The inorganic oxide used in the practice of the invention may be any particulate inorganic oxide or mixed oxide, e.g., silica, alumina, silica-alumina, magnesia, zirconia, thoria, titania, etc., having surface hydroxyl groups capable of reacting with the organometallic compound. However, it is generally an inorganic oxide selected from the group consisting of silica, alumina, magnesia, and mixtures thereof, i.e., physical mixtures, such as mixtures of silica and alumina particles, etc., and/or chemical mixtures, such as magnesium silicate, aluminum silicate, etc. The surface hydroxyl groups may be at the outer surfaces of the oxide particles or at the surfaces of pores in the particles, the only requirement in this regard being that they be available for reaction with the organometallic compound.

The specific particle size, surface area, pore volume, and number of surface hydroxyl groups characteristic of the inorganic oxide are not critical to its utility in the practice of the invention. However, since such characteristics determine the amount of inorganic oxide that it is desirable to employ in preparing the catalyst compositions, as well as sometimes affecting the properties of polymers formed with the aid of the catalyst compositions, these characteristics must frequently be taken into consideration in choosing an inorganic oxide for use in a particular aspect of the invention. For example, when the catalyst composition is to be used in a gas-phase polymerization process--a type of process in which it is known that the polymer particle size can be varied by varying the particle size of the support--the inorgnic oxide used in preparing the catalyst composition should be one having a particle size that is suitable for the production of a polymer having the desired particle size. In general, optimum results are usually obtained by the use of inorganic oxides having an average particle size in the range of about 30 to 600 microns, preferably about 30 to 100 microns; a surface area of about 50 to 1000 square maters per gram, preferably about 100 to 400 square meters per gram; and a pore volume of about 0.5 to 3.5 cc per gram, preferably about 0.5 to 2 cc per gram.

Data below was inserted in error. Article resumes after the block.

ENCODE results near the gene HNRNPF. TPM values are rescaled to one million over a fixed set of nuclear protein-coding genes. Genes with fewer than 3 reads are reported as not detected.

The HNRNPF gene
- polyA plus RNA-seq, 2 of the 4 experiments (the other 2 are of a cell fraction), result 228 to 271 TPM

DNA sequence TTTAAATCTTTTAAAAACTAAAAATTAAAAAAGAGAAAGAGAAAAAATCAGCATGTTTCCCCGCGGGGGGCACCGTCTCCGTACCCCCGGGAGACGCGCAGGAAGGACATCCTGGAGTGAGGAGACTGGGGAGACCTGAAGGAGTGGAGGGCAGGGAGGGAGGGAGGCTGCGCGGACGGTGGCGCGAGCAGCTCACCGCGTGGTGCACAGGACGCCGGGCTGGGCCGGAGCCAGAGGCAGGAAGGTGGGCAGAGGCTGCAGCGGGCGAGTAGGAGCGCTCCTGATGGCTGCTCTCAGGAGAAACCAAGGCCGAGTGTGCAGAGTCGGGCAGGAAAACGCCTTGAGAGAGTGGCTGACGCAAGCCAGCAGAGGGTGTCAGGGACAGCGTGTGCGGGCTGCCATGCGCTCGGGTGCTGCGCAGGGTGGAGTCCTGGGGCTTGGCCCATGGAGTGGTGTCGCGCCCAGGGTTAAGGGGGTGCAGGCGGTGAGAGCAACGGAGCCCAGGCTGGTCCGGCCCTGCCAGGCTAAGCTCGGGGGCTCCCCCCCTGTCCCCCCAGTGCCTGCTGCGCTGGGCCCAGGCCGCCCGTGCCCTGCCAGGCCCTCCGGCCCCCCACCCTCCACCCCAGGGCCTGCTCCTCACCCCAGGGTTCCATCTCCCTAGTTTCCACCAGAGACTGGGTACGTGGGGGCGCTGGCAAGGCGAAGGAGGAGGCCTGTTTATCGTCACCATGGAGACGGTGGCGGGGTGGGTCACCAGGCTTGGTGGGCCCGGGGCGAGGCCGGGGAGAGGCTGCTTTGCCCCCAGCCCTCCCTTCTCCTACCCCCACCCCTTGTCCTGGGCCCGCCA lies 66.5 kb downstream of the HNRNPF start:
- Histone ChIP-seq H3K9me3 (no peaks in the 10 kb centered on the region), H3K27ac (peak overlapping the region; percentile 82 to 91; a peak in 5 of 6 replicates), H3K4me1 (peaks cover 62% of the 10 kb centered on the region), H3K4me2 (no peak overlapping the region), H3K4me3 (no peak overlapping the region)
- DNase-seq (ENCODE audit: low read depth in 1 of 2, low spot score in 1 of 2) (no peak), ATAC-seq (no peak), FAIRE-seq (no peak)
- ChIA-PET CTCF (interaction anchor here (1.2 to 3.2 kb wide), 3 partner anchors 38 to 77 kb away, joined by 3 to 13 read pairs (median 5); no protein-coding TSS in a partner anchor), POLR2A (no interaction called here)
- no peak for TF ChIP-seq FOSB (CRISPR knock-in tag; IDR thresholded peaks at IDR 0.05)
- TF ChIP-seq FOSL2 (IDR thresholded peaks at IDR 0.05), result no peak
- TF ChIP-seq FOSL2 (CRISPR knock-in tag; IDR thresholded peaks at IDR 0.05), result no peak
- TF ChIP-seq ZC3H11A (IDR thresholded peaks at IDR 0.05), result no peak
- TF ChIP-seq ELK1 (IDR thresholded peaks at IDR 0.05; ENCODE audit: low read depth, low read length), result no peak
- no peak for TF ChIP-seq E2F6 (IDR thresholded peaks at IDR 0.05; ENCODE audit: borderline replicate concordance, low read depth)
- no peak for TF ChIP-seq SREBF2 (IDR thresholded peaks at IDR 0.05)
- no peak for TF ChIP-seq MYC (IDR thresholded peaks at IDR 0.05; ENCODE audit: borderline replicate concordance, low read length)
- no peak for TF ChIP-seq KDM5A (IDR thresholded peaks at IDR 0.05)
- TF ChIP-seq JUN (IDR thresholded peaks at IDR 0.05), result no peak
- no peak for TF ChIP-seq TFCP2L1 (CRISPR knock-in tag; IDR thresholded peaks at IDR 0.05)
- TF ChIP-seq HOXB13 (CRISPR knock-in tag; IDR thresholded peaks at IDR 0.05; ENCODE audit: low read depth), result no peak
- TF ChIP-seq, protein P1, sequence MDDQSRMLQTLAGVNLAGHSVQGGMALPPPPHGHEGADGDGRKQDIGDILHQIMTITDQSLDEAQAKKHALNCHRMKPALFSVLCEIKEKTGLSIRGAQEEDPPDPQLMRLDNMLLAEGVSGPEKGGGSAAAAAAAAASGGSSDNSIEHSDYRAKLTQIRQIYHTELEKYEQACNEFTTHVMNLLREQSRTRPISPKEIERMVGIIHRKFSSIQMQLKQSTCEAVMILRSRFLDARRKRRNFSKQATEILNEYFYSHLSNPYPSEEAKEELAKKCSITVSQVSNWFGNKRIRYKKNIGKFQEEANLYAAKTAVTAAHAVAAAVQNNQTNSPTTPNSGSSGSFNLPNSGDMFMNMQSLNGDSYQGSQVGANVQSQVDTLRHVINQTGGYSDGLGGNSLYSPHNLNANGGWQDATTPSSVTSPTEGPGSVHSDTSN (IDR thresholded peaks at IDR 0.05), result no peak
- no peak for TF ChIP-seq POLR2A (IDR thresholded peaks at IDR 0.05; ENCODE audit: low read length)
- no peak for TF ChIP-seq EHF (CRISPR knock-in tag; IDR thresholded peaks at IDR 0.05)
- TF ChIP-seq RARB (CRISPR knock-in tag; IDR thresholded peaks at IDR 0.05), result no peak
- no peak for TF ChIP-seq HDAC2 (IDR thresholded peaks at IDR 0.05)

The inert liquid hydrocarbon in which the inorganic oxide is slurried may be any inert liquid hydrocarbon, but it is generally one that has a boiling point sufficiently low to permit its subsequent removal from the reaction mixture by evaporation at moderate temperatures. Saturated hydrocarbons boiling in the C4 -C8 range are particularly suitable as the slurry medium, so it is most commonly a pure or commercial C4 -C8 alkane or cycloalkane, such as isobutane, pentane, isopentane, hexane, cyclohexane, heptane, isooctane, etc., and mixtures thereof with one another and/or with other materials commonly present in commercial distillation cuts having the desired boiling range.